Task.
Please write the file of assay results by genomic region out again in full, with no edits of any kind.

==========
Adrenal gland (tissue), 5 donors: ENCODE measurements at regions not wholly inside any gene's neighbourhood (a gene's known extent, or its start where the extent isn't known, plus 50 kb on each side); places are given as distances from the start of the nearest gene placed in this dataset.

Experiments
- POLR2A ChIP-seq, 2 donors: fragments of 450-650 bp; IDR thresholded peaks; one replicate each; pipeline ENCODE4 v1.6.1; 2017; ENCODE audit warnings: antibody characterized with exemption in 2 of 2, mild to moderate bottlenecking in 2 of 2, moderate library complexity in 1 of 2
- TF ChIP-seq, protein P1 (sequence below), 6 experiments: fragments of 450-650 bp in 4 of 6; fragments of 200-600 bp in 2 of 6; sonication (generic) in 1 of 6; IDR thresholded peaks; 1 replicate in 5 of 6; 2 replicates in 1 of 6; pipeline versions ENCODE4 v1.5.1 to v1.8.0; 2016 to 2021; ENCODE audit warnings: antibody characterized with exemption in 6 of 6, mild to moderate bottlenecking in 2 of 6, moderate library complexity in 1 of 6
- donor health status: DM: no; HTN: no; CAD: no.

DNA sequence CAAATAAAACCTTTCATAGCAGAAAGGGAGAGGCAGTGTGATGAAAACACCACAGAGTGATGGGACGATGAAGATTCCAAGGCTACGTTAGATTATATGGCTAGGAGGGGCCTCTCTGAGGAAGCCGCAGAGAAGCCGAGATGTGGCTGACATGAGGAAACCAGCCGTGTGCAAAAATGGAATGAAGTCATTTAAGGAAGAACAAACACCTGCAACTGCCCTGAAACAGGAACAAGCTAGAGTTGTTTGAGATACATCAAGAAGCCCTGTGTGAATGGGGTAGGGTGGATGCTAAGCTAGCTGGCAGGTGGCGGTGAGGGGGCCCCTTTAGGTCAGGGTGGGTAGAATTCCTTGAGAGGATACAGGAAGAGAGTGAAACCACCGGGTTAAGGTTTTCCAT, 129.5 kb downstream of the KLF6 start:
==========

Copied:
Adrenal gland (tissue), 5 donors: ENCODE measurements at regions not wholly inside any gene's neighbourhood (a gene's known extent, or its start where the extent isn't known, plus 50 kb on each side); places are given as distances from the start of the nearest gene placed in this dataset.

Experiments
- POLR2A ChIP-seq, 2 donors: fragments of 450-650 bp; IDR thresholded peaks; one replicate each; pipeline ENCODE4 v1.6.1; 2017; ENCODE audit warnings: antibody characterized with exemption in 2 of 2, mild to moderate bottlenecking in 2 of 2, moderate library complexity in 1 of 2
- TF ChIP-seq, protein P1 (sequence below), 6 experiments: fragments of 450-650 bp in 4 of 6; fragments of 200-600 bp in 2 of 6; sonication (generic) in 1 of 6; IDR thresholded peaks; 1 replicate in 5 of 6; 2 replicates in 1 of 6; pipeline versions ENCODE4 v1.5.1 to v1.8.0; 2016 to 2021; ENCODE audit warnings: antibody characterized with exemption in 6 of 6, mild to moderate bottlenecking in 2 of 6, moderate library complexity in 1 of 6
- donor health status: DM: no; HTN: no; CAD: no.

DNA sequence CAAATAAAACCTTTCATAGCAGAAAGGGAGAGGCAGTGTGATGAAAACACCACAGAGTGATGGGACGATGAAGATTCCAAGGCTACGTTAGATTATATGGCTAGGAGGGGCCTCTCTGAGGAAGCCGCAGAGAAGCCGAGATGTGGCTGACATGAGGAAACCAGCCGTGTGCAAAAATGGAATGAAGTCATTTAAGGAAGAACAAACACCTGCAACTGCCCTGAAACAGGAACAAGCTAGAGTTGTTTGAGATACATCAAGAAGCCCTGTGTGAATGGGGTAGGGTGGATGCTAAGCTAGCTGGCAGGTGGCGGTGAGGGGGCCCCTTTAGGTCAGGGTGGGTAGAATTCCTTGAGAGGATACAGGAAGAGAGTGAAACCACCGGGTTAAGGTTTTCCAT, 129.5 kb downstream of the KLF6 start: